The Chair of the Police Federation announced last week that his officers were "under sustained attack" – not from violent criminals, rioters, gangs armed with knives, but from the Government. Without reading a single page of Tom Winsor's review of police pay and conditions, ordered by Theresa May, Paul McKeever demonstrated exactly the pig-headed mindset which blights the service. A mindset determined to resist change, which seeks to hang on to the status quo, which continually bleats the police are "struggling" in the face of long-overdue reforms. Put simply, the police service is stuck back in the days of Dixon of Dock Green, no matter how much window dressing they do, how many PR consultants they employ and how many of their top men and women are coached in modern presentational skills.
I grew up in working-class Fulham in west London in the 1950s and my Uncle Ray, who lived next door, was a bobby on the beat, who later worked at the car pound. He retired in his early fifties and has spent his time studying Celtic history. You could not meet a more delightful chap. Yet even Uncle Ray would accept that policing in 2012 is very different from when he joined as a young, unqualified recruit 60 years ago. These days, crime is hi-tech, more violent, better planned, international. Gangs start recruiting members in the lower classes at secondary schools. We live in a confrontational culture, where people drink too much, hit out and don't have any respect for manners or property. The gap between rich and poor has widened, prompting crimes of envy. The riots were all about having "fun" and sod the consequences.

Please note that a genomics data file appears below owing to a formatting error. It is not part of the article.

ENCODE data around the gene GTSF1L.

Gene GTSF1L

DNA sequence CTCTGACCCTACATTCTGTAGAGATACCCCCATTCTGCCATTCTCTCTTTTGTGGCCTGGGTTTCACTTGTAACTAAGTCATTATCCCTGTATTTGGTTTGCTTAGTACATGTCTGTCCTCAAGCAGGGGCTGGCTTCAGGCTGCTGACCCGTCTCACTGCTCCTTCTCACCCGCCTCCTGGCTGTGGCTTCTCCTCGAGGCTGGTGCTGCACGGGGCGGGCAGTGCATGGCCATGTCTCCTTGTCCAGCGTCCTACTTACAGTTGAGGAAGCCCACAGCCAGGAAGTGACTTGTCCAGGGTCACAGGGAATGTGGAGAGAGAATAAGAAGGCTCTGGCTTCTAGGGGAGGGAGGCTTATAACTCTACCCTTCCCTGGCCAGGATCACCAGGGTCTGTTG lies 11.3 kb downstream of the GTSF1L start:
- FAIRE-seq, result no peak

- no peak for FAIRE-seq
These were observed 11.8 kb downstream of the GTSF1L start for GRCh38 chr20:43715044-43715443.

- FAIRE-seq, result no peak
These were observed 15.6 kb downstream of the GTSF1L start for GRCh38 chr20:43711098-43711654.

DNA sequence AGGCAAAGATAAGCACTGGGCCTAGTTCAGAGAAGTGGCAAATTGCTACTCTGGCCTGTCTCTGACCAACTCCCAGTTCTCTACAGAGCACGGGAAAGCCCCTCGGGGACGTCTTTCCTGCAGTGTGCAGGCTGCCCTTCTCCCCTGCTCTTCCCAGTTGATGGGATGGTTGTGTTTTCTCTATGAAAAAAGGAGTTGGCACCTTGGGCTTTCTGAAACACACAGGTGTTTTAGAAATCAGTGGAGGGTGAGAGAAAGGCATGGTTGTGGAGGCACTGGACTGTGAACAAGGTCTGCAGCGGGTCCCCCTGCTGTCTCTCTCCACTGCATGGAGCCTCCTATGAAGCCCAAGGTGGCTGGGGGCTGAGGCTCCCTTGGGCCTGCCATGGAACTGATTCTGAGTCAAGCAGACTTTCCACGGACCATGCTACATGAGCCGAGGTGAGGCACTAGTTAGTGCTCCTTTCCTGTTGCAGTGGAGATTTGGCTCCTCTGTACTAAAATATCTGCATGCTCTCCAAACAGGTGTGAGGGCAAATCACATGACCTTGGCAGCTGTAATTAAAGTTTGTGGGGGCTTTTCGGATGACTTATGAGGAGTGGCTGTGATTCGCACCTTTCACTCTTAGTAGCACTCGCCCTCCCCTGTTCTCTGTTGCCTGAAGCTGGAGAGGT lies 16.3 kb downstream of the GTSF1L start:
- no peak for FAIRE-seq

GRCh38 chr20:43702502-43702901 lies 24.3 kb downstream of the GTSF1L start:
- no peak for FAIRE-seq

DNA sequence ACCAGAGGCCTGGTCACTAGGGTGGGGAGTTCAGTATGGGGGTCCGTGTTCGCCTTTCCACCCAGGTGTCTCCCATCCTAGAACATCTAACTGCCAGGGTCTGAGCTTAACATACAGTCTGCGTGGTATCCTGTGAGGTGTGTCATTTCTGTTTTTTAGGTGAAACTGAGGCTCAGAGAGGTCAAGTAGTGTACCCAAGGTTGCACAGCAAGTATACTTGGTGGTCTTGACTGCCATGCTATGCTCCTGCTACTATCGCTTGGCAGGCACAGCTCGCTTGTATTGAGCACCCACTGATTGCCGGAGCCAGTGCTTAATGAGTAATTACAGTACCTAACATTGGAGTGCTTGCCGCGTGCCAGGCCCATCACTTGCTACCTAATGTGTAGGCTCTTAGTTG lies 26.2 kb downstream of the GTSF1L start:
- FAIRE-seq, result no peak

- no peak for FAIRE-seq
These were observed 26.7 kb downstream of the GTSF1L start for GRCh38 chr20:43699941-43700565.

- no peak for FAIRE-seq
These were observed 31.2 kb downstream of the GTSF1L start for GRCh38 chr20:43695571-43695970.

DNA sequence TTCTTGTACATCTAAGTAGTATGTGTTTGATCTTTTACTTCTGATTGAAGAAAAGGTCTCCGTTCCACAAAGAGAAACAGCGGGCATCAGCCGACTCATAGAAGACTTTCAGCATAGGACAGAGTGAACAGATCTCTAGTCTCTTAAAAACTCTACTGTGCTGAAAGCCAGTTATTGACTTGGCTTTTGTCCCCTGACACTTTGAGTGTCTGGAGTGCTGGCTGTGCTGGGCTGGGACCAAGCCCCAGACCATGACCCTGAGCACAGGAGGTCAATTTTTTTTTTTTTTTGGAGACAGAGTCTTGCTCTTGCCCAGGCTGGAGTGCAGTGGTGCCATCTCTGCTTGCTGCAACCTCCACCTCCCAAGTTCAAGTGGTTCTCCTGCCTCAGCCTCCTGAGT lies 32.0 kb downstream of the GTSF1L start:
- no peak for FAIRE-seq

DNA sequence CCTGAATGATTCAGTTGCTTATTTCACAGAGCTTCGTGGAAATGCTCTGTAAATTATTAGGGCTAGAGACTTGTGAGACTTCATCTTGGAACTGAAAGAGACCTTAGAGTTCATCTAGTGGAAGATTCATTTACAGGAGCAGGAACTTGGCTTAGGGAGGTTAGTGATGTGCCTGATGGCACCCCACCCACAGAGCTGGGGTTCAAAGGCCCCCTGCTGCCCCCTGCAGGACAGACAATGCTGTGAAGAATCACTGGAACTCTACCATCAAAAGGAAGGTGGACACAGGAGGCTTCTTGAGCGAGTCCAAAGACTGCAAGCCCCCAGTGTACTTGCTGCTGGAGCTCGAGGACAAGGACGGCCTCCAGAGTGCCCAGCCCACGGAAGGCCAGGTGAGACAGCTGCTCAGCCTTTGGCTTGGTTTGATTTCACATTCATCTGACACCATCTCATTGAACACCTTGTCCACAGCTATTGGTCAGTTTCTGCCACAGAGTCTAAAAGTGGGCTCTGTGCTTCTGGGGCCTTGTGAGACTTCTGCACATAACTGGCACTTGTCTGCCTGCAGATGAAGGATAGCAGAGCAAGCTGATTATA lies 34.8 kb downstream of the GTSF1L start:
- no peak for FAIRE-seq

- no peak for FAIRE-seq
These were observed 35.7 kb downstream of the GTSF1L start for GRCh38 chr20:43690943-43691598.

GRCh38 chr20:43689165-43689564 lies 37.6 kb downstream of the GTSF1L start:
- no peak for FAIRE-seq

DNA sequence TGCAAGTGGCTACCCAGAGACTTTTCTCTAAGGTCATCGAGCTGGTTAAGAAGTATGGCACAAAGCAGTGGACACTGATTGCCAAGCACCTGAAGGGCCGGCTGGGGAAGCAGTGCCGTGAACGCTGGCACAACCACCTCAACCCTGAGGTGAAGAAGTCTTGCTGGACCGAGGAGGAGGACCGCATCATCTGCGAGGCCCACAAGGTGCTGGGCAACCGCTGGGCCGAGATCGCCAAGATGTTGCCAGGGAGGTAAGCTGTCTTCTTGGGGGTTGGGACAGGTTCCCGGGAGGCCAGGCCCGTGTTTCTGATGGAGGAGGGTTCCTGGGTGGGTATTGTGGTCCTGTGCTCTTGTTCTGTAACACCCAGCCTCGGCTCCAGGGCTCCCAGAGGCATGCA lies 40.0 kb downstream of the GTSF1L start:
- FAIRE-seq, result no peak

Tom Winsor's report seeks to elevate the police force into a profession like medicine or the law. He wants entrants to have three A-levels, or have worked as Community Support Officers or Special Constables. At the moment it takes 17 years to reach the ranks of inspector. Winsor wants bright candidates to be able to achieve promotion in three. Sensibly, he says the police should undergo annual fitness tests and have pay docked if they fail. In 2011, the Met surveyed its own force and found that 75 per cent were overweight (see Correction) – a higher statistic than for the general population. He would raise the retirement age from 50 to 60 and enable chief constables to get rid of people across all ranks. At the moment it's impossible to sack officers for poor performance.